December 2006 Climate Outlook For Central, South-Central and Southeast Kansas *

Chris Bowman, Meteorologist, NWS Wichita, December 1st, 2006

With the warmest temperature ever recorded for the month of November at Wichita of 86 degrees on November 8th and all of the area seeing record highs that day, November finished warmer than normal for all areas. Despite the very cold temperatures to close out the month, the final numbers were 4.0, 3.6 and 4.2 degrees above normal for Wichita, Salina and Chanute respectively.

However, despite the warm temperatures, all areas saw well below normal precipitation for the month which can illustrated in this Standardized Precipitation Index (SPI) image generated by the High Plains Regional Climate Center. More information on the SPI can be found here. The lack of precipitation led to a worsening of drought conditions across the area. Most of South Central and all of Southeast Kansas is in at least a moderate drought. Severe to exceptional drought conditions exist in far southern Kansas and portions Southeast Kansas. The following link is the official drought outlook through February 2007.

What will December bring? Will above normal temperatures and below normal precipitation continue? These questions will be answered below by investigating medium to long range numerical weather models from the Earth System Research Laboratory, as well as official outlooks from the Climate Prediction Center (CPC). But first we'll take a look at December temperature and precipitation normals for Wichita, Salina and Chanute.


Normals for the Stations Identified:

Wichita
Salina
Chanute
Temperatures
Temperatures
Temperatures
Date
High
Low
Date
High
Low
Date
High
Low
1st-10th
45.9
26.6
1st-10th
45.2
25.3
1st-10th
46.9
27.7
11th-20th
42.9
23.9
11th-20th
42.3
22.5
11th-20th
43.7
24.8
21st-30th
40.5
21.5
21st-30th
40.0
20.3
21st-30th
41.4
22.5
Precipitation
Precipitation
Precipitation
Date
Amount (inches)
Date
Amount (inches)
Date
Amount (inches)
1st-10th
0.50
1st-10th
0.33
1st-10th
0.74
11th-20th
0.47
11th-20th
0.33
11th-20th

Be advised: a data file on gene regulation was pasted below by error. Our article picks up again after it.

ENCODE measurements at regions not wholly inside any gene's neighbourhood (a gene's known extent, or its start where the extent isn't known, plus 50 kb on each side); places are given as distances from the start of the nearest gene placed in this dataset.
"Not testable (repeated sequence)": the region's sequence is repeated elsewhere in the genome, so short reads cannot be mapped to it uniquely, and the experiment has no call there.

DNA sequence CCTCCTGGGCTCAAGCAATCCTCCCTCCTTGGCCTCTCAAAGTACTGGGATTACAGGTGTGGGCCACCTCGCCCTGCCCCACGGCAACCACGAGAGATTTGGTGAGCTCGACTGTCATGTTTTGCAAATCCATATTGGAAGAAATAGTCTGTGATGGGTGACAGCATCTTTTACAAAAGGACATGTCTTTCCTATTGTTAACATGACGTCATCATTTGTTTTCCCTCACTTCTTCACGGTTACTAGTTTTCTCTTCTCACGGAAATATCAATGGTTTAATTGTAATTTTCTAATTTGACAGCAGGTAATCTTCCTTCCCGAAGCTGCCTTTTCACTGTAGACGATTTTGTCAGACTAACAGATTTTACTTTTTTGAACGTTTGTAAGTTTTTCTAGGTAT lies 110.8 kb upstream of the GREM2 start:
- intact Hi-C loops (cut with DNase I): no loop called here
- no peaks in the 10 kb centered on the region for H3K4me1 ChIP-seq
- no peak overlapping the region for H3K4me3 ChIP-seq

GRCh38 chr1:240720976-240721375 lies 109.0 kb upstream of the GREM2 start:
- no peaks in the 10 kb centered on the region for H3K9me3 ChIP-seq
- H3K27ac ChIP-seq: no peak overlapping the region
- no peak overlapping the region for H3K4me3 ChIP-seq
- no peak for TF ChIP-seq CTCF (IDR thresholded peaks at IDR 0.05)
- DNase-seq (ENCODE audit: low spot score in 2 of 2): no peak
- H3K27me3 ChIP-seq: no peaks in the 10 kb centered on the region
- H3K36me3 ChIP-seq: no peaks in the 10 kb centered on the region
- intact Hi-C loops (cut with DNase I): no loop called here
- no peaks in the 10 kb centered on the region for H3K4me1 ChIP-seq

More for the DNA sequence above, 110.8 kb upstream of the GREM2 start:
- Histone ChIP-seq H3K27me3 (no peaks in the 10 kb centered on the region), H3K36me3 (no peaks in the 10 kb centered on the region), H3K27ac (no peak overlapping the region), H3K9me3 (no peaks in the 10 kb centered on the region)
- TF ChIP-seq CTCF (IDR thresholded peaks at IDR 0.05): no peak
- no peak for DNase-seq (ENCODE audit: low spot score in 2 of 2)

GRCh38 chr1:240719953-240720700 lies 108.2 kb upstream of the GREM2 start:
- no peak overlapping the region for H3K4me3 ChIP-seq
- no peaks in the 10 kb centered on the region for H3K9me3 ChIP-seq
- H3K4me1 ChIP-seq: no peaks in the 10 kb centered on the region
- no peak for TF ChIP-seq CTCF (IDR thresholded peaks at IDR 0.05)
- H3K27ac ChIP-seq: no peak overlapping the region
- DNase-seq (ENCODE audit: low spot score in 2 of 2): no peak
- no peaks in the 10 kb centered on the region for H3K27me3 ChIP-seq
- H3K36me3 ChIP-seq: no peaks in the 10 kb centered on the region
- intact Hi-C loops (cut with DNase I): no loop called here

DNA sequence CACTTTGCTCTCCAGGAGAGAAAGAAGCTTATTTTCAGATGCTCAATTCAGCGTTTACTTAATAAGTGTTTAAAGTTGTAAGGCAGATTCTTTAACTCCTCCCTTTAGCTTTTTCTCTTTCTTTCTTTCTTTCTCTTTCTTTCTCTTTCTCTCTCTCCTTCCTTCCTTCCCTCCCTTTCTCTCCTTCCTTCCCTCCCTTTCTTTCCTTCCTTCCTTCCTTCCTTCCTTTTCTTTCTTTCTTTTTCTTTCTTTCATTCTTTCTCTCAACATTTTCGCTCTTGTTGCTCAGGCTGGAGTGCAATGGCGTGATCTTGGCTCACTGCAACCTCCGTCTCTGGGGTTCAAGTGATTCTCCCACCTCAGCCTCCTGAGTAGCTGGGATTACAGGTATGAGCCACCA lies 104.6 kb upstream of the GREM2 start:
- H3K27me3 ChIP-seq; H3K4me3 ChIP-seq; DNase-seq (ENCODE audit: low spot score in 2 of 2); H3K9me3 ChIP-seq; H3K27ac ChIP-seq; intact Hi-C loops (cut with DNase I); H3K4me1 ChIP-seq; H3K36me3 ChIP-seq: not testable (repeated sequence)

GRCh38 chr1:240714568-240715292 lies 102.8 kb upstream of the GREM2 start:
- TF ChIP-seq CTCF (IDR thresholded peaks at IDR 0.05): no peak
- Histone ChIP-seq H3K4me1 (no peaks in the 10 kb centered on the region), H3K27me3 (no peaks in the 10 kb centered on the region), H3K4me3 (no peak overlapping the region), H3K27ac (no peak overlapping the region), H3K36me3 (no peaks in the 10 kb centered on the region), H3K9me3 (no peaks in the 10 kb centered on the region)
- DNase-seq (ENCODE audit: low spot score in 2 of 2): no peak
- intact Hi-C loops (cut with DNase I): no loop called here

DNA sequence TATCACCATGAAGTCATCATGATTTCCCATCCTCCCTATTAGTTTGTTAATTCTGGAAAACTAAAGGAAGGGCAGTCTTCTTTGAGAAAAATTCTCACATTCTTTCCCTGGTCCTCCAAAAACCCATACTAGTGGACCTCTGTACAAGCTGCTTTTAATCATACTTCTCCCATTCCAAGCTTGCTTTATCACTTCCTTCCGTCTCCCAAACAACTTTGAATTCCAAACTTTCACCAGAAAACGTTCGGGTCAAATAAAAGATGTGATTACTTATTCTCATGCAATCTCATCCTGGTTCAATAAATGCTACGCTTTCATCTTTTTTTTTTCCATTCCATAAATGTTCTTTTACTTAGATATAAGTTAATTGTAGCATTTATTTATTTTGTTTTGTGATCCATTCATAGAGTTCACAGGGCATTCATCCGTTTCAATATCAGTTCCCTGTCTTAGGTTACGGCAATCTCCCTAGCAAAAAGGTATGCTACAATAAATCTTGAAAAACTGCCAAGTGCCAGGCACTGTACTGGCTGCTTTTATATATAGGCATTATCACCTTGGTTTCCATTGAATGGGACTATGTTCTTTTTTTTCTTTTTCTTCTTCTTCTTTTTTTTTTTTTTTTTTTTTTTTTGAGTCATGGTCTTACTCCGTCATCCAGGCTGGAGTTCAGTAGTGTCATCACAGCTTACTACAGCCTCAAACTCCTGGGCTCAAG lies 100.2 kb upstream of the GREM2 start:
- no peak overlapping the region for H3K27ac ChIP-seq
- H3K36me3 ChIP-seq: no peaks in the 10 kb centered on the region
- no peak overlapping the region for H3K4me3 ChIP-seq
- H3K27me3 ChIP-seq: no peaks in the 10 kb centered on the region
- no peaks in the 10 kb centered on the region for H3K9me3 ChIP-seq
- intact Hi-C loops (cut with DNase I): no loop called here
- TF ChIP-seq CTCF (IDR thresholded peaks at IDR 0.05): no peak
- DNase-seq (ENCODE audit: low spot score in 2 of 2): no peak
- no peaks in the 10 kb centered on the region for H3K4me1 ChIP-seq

0.66
21st-30th
0.38
21st-30th
0.28
21st-30th
0.49

 


Official November Outlook from the Climate Prediction Center

The official December outlook produced by the Climate Prediction Center (CPC) calls for equal chances for above, below or near normal temperatures across central, south-central and southeast Kansas. The outlook also calls for equal chances of above, below or near normal precipitation across central, south-central and southeast Kansas. However, we will fine tune this official forecast in the following sections.

The National Weather Service uses a three tier classification system. For more information on interpreting CPC's outlooks click here.

 

Outlook for December 1st - 15th

The temperature anomalies for first few days of December will be greatly influenced by which areas received snow and which areas did not. Generally, Central Kansas did not receive nearly as much snow as South Central and Southeast Kansas and the result will be that as the shallow cold air moves east (figures 1a-3a) their temperatures will rebound to normal and possibly above normal quicker than areas south and east. For South Central and Southeast Kansas several days of well below normal temperatures are expected until the snow melts. Since Southeast Kansas received the most snow the rebound in temperatures there will be the most delayed of the three regions. As the first half of the month progresses, temperatures aloft start to warm (figure 4a). This should result in a return to near to slightly above normal temperatures heading into the second week of December. By the end of the second week of December upper-level troughing is expected to develop over the West and progress east across the center portion of the United States (figures 5a-6a). This would result potentially unsettled weather conditions heading into the second half of the month. It is possible that we could see temperatures rise to above normal levels ahead of the troughs and fall to below normal levels on the backside of the troughs. Overall however, it looks like the first of December will see below normal temperatures for South Central and Southeast Kansas with near and possibly above normal temperatures for Central Kansas.